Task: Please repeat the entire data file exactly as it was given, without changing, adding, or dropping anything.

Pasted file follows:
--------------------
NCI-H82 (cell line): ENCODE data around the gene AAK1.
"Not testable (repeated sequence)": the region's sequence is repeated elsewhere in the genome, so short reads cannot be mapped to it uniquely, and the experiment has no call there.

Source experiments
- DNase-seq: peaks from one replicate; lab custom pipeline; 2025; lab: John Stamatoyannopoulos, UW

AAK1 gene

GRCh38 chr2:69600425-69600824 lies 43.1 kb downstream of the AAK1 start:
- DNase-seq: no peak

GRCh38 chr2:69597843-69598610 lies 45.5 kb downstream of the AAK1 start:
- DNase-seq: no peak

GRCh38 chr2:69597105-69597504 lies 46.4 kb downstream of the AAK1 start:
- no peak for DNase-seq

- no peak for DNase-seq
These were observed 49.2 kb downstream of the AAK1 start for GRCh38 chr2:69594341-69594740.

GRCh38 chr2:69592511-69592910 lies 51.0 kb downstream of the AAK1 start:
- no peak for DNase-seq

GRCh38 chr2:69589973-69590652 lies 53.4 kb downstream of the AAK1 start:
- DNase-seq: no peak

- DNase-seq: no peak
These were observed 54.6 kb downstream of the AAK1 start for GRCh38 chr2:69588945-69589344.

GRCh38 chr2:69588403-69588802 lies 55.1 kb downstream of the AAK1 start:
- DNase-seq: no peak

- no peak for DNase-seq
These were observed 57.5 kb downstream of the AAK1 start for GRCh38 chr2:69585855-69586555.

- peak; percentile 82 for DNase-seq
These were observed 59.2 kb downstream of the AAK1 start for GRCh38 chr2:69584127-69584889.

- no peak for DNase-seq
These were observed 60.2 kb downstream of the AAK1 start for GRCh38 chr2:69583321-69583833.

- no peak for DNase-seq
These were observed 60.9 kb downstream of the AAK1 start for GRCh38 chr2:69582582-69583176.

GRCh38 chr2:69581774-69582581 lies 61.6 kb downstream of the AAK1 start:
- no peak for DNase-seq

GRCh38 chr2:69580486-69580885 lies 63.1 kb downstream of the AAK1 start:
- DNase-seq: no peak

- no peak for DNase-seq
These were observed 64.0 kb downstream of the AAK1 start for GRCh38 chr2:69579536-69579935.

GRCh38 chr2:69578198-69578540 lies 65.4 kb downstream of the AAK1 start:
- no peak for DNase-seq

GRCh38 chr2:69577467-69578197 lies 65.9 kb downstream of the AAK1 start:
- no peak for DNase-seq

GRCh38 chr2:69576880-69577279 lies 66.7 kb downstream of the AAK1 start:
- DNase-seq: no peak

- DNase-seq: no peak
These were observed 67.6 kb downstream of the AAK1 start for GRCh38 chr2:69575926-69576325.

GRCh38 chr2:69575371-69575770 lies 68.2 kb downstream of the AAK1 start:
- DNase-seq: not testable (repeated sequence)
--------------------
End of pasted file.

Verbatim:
NCI-H82 (cell line): ENCODE data around the gene AAK1.
"Not testable (repeated sequence)": the region's sequence is repeated elsewhere in the genome, so short reads cannot be mapped to it uniquely, and the experiment has no call there.

Source experiments
- DNase-seq: peaks from one replicate; lab custom pipeline; 2025; lab: John Stamatoyannopoulos, UW

AAK1 gene

GRCh38 chr2:69600425-69600824 lies 43.1 kb downstream of the AAK1 start:
- DNase-seq: no peak

GRCh38 chr2:69597843-69598610 lies 45.5 kb downstream of the AAK1 start:
- DNase-seq: no peak

GRCh38 chr2:69597105-69597504 lies 46.4 kb downstream of the AAK1 start:
- no peak for DNase-seq

- no peak for DNase-seq
These were observed 49.2 kb downstream of the AAK1 start for GRCh38 chr2:69594341-69594740.

GRCh38 chr2:69592511-69592910 lies 51.0 kb downstream of the AAK1 start:
- no peak for DNase-seq

GRCh38 chr2:69589973-69590652 lies 53.4 kb downstream of the AAK1 start:
- DNase-seq: no peak

- DNase-seq: no peak
These were observed 54.6 kb downstream of the AAK1 start for GRCh38 chr2:69588945-69589344.

GRCh38 chr2:69588403-69588802 lies 55.1 kb downstream of the AAK1 start:
- DNase-seq: no peak

- no peak for DNase-seq
These were observed 57.5 kb downstream of the AAK1 start for GRCh38 chr2:69585855-69586555.

- peak; percentile 82 for DNase-seq
These were observed 59.2 kb downstream of the AAK1 start for GRCh38 chr2:69584127-69584889.

- no peak for DNase-seq
These were observed 60.2 kb downstream of the AAK1 start for GRCh38 chr2:69583321-69583833.

- no peak for DNase-seq
These were observed 60.9 kb downstream of the AAK1 start for GRCh38 chr2:69582582-69583176.

GRCh38 chr2:69581774-69582581 lies 61.6 kb downstream of the AAK1 start:
- no peak for DNase-seq

GRCh38 chr2:69580486-69580885 lies 63.1 kb downstream of the AAK1 start:
- DNase-seq: no peak

- no peak for DNase-seq
These were observed 64.0 kb downstream of the AAK1 start for GRCh38 chr2:69579536-69579935.

GRCh38 chr2:69578198-69578540 lies 65.4 kb downstream of the AAK1 start:
- no peak for DNase-seq

GRCh38 chr2:69577467-69578197 lies 65.9 kb downstream of the AAK1 start:
- no peak for DNase-seq

GRCh38 chr2:69576880-69577279 lies 66.7 kb downstream of the AAK1 start:
- DNase-seq: no peak

- DNase-seq: no peak
These were observed 67.6 kb downstream of the AAK1 start for GRCh38 chr2:69575926-69576325.

GRCh38 chr2:69575371-69575770 lies 68.2 kb downstream of the AAK1 start:
- DNase-seq: not testable (repeated sequence)